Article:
Pedigree livestock - also known as stud animals - are the seed stock of the livestock industry and is the basis of stud breeding. The Zimbabwe Herd Book was established by an Act of Parliament in 1980 to oversee the registration of pedigree livestock. Stud breeding involves the controlled mating of livestock and detailed birth notifications of progeny with parents are recorded with the Herd Book. In addition, stud breeders record the fertility, survival and growth performance.
Livestock production depends on three pillars: genetics, health and husbandry. Stud Breeding - genetics - is the cornerstone of commercial livestock production. A strong commercial industry is dependent on a healthy and vibrant stud industry to offer stud/breeding stock that meet requirements in a range of production environments and market scenarios.
At its annual National Sales, all animals on offer have undergone veterinary examination and inspection so that the livestock industry is offered a wide range of top quality genetics.
Stud breeding is a long-term passion where breeders strive to breed the ‘best’ animal. Breeders apply modern breeding technologies to carefully select animals to be parents of the next generation and in so doing, improve the genetic merit of future generations. Breeders also select parent material from outside the country in the form of live imports, semen and embryos.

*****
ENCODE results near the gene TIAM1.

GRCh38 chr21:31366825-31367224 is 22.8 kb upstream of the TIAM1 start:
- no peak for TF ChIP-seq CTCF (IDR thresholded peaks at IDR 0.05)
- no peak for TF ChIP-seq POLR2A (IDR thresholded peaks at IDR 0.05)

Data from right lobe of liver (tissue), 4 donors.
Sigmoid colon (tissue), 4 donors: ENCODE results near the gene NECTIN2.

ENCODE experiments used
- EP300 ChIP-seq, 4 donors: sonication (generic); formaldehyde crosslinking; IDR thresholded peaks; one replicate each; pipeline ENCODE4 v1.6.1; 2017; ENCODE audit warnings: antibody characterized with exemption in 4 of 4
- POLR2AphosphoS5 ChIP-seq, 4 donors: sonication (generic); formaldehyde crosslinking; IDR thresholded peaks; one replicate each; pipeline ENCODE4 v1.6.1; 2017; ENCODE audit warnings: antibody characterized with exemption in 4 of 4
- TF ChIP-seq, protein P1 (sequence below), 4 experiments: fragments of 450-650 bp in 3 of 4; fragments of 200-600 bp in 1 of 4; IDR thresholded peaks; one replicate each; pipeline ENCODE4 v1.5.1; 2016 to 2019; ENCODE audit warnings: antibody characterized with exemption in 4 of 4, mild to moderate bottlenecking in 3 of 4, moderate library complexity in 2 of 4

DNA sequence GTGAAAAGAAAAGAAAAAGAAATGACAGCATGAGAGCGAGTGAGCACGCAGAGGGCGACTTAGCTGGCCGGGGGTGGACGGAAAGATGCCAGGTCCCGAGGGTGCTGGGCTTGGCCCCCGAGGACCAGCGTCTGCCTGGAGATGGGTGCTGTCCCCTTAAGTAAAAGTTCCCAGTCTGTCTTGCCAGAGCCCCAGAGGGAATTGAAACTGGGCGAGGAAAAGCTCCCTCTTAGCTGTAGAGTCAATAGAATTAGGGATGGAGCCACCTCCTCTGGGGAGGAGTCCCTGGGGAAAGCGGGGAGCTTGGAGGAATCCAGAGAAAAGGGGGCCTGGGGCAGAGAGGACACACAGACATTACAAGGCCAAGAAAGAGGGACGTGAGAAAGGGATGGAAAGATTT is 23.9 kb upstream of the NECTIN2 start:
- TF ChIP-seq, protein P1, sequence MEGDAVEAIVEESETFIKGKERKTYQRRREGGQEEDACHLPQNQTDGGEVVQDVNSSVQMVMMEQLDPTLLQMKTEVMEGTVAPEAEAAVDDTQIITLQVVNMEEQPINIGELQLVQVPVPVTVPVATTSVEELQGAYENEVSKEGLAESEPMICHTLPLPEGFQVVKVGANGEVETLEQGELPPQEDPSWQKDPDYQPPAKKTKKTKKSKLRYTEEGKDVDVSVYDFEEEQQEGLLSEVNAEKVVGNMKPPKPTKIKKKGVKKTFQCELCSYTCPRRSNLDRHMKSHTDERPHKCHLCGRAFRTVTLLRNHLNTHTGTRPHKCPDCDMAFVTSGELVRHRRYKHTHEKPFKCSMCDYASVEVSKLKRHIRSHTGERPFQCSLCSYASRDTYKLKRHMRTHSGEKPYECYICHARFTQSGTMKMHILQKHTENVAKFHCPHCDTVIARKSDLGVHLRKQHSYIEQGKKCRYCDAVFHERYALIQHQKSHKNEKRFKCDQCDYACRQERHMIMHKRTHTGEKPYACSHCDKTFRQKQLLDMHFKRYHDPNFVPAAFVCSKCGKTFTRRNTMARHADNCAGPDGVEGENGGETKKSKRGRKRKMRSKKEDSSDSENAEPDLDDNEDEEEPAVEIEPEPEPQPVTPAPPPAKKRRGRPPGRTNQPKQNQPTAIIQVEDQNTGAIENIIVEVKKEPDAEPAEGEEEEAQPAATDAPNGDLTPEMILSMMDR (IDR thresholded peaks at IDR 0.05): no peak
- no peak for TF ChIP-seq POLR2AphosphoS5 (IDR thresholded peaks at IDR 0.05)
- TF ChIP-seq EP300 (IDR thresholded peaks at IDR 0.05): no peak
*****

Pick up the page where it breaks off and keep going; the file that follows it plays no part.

Stud breeding also requires the meticulous recording of parentage (pedigree) as well as specific performance data that measures reproduction, survival and growth. These performance figures, together with the parentage information, are used to select the best animals to be parents of the next generation. Genetic improvement is therefore passed on from generation to generation and from the stud herd to the commercial herd.
ZHB has recently implemented BreedPlan, the leading performance evaluation software from Australia. The industry can now avail itself of the latest technologies that provide both breeders and commercial producers with accurate genetic assessment of animals that are selected for breeding purposes.
A wide range of genetic material is also available for commercial producers who want to select the best breeds and breed combinations to meet their particular production environments. It is more economical to select the right breed for a particular production environment than adapt the environment to meet the requirements of the breed.
Beef cattle breeds can be grouped into six sub-groups (see below) and bulls representing all these groups will be on offer at the National Sale.
For further information about the Zimbabwe Herd Book, please contact:
Zimbabwe Herd Book
Old Show Office
Samora Machel Avenue
+263 4 756 600, 772 915, 777 391